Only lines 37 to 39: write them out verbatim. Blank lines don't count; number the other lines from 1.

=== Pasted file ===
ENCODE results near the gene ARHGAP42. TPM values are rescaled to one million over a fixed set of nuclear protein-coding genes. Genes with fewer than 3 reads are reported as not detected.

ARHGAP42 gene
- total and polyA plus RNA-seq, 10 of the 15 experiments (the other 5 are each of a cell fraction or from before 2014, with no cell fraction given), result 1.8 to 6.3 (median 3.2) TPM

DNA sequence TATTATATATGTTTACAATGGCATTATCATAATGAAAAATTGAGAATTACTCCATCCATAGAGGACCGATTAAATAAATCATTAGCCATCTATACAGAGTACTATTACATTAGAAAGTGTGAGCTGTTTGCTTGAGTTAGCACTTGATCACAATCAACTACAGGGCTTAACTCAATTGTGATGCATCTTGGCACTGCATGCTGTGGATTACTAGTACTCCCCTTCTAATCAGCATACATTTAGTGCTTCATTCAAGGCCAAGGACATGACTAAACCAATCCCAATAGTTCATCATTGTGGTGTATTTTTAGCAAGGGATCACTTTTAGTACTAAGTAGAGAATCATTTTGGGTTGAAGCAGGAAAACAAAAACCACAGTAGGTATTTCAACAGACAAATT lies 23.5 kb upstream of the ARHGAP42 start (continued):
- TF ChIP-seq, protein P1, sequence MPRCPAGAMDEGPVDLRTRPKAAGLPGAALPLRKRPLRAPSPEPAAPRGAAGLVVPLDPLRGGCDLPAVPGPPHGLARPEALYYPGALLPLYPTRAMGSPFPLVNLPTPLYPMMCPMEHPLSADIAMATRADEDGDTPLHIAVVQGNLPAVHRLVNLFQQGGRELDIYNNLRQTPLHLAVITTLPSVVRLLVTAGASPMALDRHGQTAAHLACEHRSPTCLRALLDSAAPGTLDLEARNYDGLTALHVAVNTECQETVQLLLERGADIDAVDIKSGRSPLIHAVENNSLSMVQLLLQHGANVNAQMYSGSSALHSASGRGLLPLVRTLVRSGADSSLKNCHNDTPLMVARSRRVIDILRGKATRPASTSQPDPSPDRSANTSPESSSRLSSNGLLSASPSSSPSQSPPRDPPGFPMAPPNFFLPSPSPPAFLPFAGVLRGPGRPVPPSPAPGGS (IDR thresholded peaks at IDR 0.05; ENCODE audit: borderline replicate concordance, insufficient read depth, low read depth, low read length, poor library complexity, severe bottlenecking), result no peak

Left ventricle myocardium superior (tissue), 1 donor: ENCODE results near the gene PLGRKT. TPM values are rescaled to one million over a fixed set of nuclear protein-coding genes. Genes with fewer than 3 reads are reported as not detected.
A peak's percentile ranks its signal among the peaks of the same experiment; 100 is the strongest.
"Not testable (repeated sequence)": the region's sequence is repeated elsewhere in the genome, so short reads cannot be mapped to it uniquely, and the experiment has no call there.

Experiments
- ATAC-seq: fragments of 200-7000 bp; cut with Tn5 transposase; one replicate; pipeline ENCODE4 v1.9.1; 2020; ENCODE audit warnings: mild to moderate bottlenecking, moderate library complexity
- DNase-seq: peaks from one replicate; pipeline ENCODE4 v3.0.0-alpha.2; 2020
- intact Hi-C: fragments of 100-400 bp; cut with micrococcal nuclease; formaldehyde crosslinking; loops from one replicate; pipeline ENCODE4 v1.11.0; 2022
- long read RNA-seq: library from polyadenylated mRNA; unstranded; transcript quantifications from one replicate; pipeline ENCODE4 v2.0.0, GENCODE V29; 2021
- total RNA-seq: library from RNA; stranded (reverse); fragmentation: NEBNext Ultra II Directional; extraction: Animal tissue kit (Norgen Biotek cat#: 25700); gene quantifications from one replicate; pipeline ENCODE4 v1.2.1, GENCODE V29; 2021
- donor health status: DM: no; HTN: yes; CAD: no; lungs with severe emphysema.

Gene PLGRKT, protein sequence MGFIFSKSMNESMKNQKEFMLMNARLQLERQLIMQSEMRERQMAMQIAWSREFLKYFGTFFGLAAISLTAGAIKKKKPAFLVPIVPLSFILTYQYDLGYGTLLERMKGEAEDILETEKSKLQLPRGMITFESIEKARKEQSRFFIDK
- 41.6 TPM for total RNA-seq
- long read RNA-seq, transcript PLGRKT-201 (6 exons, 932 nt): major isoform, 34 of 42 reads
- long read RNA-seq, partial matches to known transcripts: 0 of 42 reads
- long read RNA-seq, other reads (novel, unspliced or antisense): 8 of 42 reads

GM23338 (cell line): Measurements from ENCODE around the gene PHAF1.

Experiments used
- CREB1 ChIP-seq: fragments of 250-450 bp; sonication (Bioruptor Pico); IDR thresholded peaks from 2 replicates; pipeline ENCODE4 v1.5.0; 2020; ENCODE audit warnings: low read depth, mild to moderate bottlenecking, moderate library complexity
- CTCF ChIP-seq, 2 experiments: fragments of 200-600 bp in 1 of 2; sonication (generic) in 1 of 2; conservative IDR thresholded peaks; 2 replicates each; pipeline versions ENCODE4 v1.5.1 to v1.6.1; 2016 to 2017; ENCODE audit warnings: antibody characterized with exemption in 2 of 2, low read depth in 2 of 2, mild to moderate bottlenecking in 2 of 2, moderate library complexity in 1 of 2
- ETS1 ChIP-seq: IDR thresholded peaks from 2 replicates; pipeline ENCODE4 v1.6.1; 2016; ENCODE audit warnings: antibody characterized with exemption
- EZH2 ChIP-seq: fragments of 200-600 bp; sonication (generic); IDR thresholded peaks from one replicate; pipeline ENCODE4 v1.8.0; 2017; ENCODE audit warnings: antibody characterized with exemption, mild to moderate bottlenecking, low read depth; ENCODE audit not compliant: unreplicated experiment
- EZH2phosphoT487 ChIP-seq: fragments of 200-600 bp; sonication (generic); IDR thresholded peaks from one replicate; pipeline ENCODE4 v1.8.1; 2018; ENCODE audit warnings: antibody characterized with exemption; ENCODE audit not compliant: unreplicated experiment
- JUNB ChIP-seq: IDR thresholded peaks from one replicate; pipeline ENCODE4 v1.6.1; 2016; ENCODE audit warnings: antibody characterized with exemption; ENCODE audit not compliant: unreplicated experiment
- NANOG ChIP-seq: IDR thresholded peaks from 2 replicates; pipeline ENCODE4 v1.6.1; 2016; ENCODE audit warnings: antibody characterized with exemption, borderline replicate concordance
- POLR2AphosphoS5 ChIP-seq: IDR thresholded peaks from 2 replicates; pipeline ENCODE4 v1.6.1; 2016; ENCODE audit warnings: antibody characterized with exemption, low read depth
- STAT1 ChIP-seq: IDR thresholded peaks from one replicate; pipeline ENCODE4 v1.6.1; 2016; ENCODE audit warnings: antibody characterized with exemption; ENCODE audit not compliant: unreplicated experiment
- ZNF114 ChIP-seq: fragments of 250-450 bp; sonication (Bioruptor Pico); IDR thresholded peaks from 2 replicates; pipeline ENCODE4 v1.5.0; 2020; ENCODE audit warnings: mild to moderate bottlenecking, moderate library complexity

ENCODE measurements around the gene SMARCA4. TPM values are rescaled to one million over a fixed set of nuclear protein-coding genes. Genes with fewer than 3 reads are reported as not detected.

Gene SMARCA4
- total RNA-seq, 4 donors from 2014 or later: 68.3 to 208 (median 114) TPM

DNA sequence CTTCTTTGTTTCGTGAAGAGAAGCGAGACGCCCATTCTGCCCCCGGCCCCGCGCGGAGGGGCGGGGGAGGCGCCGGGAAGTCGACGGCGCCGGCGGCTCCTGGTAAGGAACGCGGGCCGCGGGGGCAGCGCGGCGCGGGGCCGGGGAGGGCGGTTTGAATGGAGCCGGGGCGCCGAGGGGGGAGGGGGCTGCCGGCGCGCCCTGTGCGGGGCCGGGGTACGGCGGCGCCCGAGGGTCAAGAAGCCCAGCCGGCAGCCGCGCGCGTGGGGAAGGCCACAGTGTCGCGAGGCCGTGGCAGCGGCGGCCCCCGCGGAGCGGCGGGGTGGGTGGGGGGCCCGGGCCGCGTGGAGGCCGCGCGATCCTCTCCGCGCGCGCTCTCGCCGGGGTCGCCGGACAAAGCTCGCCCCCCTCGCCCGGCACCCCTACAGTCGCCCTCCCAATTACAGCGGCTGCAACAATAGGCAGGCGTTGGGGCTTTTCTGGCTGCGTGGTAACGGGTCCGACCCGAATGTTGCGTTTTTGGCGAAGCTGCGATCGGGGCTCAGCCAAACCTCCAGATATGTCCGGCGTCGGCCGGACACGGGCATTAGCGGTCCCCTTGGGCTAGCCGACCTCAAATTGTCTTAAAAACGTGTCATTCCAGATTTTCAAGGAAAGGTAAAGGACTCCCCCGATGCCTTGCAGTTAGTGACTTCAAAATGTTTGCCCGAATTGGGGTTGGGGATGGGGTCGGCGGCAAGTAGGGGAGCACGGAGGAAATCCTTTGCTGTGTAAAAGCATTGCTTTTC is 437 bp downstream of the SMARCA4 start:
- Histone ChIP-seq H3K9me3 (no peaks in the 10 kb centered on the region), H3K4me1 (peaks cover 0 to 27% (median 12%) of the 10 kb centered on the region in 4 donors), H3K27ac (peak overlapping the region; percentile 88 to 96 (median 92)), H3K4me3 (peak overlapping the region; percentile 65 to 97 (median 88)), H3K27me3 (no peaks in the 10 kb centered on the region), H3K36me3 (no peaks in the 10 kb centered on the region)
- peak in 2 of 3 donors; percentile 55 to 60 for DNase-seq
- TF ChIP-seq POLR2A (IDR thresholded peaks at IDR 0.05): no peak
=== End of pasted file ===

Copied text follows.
- Histone ChIP-seq H3K9me3 (no peaks in the 10 kb centered on the region), H3K4me1 (peaks cover 0 to 27% (median 12%) of the 10 kb centered on the region in 4 donors), H3K27ac (peak overlapping the region; percentile 88 to 96 (median 92)), H3K4me3 (peak overlapping the region; percentile 65 to 97 (median 88)), H3K27me3 (no peaks in the 10 kb centered on the region), H3K36me3 (no peaks in the 10 kb centered on the region)
- peak in 2 of 3 donors; percentile 55 to 60 for DNase-seq
- TF ChIP-seq POLR2A (IDR thresholded peaks at IDR 0.05): no peak